Mast Electrical Services v Kendall Cross Holdings Ltd [2007] EWHC 1296 (TCC)

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Mast Electrical Services (as trading division of John W & S Dorin Limited) v Kendall Cross Holdings Limited [2007] EWHC 1296 (TCC)

Judgment Date: 17.05.2007

Where documents fail to set out, record or evidence all the material terms of a contract, they will not amount to a construction contract in writing for the purposes of s.107 of the Housing Grants, Construction and Regeneration Act 1996 (the “Act”).

Technology and Construction Court, Mr Justice Jackson


The defendant contractor (“Kendall”) was invited to tender by Your Homes Newcastle Limited (“YHN”) for the refurbishment of local authority homes.  Kendall sent out tender documents for electrical works to prospective sub-contractors.  The claimant (“Mast”) submitted a tender to Kendall, subsequently revised.  Kendall submitted its own tender to YHN.  The part of its tender that related to internal refurbishment of multi-storey blocks was based on the relevant part of Mast’s revised quotation.  Kendall’s tender for the refurbishment of multi-storey blocks was successful.  Kendall wrote to Mast advising it that Kendall had been successful in its tender and instructing Mast to carry out surveys in relation to two multi-storey blocks (“Block A” and “Block B”).  Based upon these surveys, Mast provided revised quotations in respect of each Block.  Thereafter, correspondence and further quotations passed between the parties.  Mast duly carried out and completed the works but the parties fell out over payment, and, in particular, agreed rates.  Mast also submitted a number of quotations for works to a third property (“Block C”) and undertook works with regard to the same.  A similar dispute arose with regards to the same.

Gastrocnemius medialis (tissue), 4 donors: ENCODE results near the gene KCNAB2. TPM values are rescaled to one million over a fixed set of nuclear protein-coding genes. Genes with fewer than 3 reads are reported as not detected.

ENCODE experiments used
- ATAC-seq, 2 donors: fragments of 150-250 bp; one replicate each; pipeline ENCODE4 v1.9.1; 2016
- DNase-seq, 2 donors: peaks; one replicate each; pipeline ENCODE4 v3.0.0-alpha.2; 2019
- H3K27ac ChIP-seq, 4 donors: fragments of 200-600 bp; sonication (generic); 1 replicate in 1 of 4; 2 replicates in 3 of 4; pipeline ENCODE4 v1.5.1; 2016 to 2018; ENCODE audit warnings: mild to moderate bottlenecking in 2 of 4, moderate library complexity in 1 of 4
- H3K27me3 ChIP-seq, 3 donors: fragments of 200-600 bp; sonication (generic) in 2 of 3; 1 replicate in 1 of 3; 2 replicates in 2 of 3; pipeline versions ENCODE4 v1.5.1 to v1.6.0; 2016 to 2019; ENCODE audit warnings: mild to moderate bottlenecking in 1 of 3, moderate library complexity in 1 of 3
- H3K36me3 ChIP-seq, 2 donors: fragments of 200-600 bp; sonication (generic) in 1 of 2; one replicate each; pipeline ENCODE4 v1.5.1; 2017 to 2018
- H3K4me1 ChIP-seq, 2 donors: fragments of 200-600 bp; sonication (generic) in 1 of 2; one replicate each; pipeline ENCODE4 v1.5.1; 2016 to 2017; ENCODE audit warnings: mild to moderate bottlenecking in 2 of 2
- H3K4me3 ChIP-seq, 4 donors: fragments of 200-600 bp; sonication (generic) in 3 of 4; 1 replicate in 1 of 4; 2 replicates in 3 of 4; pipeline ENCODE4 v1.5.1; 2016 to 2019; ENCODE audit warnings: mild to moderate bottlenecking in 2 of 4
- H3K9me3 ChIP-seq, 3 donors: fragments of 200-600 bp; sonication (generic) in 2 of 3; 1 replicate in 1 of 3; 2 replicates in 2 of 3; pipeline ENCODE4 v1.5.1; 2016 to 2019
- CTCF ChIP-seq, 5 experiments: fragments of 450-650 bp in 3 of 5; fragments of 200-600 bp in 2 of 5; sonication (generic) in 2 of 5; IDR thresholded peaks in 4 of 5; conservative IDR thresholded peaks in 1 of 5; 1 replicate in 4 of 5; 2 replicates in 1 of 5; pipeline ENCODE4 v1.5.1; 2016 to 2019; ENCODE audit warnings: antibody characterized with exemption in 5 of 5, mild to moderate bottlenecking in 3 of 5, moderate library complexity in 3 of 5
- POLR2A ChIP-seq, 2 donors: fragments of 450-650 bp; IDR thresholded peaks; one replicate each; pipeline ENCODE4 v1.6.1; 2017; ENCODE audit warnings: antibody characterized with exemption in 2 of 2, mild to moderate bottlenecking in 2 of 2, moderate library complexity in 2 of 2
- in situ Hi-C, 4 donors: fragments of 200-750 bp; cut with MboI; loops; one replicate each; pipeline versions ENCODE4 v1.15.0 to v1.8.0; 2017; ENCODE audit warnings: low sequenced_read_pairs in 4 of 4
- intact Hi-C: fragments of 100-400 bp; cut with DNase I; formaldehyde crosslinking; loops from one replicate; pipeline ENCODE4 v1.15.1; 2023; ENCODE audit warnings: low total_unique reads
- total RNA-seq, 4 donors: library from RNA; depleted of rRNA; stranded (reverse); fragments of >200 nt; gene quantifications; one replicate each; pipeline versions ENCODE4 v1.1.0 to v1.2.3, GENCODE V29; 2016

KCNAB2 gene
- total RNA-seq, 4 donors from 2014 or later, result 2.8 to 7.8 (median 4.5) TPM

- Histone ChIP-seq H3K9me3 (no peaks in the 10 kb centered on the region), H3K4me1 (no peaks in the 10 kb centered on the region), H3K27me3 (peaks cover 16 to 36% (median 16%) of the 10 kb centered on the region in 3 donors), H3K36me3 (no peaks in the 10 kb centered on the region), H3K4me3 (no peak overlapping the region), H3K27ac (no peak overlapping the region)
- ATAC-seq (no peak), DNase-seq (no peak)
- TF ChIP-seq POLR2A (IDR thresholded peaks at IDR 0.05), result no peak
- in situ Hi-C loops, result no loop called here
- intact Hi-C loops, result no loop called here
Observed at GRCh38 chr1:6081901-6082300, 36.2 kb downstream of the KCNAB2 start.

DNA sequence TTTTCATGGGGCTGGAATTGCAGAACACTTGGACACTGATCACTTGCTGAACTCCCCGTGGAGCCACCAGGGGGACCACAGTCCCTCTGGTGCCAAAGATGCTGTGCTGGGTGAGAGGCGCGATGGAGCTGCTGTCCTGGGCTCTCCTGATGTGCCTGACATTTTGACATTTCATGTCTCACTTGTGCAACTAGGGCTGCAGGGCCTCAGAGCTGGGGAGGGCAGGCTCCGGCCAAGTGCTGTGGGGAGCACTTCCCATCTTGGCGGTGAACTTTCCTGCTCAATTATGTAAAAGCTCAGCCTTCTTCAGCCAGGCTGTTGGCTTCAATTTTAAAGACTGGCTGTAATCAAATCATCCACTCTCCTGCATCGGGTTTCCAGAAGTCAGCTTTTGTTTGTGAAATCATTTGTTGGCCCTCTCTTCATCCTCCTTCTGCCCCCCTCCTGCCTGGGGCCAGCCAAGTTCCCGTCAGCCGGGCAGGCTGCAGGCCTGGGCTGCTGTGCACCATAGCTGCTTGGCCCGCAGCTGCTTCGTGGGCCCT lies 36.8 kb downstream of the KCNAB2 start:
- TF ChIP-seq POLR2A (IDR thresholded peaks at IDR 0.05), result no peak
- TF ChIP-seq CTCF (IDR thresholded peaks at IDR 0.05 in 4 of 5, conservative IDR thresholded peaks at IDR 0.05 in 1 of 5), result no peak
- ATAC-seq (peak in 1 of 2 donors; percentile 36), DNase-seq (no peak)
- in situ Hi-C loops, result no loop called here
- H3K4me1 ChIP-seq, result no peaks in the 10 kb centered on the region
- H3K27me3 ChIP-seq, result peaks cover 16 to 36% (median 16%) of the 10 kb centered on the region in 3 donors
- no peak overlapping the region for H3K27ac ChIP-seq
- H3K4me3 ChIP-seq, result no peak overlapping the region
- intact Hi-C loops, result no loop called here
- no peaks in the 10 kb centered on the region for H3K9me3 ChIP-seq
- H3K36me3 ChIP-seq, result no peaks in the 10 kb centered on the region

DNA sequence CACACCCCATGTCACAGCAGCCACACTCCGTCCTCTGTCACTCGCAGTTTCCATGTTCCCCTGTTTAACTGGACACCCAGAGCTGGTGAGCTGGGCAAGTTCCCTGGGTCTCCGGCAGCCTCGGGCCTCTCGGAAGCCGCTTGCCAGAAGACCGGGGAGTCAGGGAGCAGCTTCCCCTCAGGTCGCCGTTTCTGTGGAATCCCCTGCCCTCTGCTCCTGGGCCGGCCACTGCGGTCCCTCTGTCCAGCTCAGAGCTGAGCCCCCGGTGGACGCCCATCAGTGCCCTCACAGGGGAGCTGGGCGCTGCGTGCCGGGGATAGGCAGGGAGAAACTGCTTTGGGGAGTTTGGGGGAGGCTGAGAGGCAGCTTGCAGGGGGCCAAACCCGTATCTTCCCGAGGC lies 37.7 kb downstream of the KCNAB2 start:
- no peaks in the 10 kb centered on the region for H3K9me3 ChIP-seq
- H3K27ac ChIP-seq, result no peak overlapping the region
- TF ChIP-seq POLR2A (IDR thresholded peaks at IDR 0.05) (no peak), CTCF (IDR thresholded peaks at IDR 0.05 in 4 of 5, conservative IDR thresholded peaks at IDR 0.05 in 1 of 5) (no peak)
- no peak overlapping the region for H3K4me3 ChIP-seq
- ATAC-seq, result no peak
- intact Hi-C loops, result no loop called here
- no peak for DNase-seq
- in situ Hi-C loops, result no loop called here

Mast subsequently commenced an adjudication in respect of Block A, claiming £169k.  Kendall submitted that there was no contract in writing and the Adjudicator therefore lacked jurisdiction. The Adjudicator agreed with Kendall, and resigned.  Mast did not pursue adjudications for Block B and Block C.  Mast commenced proceedings for declarations that the documents that passed between the parties with regards to Blocks A, B and C were written contracts for the purpose of s.107 of the Act.


The Court addressed the following issue:

• Whether there were contracts in writing between the parties for the purposes of s. 107 of the Act.


The Court held:

  • In deciding whether a construction contract satisfied the requirements of s. 107, the Court was obliged to follow the approach set out in paragraphs 12 to 16 of the judgment of Ward LJ in RJT Consulting Engineers Ltd v DM Engineering (Northern Ireland) Ltd.

  • On the facts, in the case of each of the Blocks, none of the documents relied upon by Mast as constituting a contract in writing satisfied the requirements of s. 107 of the Act.

  • This was because those documents did not set out, evidence or record all material terms of Mast's sub-contract. In particular, they did not set out, evidence or record any agreed rates of payment for Mast's work.

  • It might well be that there were in fact no contracts between the parties and that Mast would be entitled to payment on a quantum meruit basis.  However, this was not a matter that the Court was required to decide in the current litigation.

  • It was unfortunate that Mast’s claims for outstanding payment were thwarted and to avoid further delay the court would recommend that if Mast decided to pursue its claims for outstanding payment by litigation, it would be appropriate for such litigation to be expedited.

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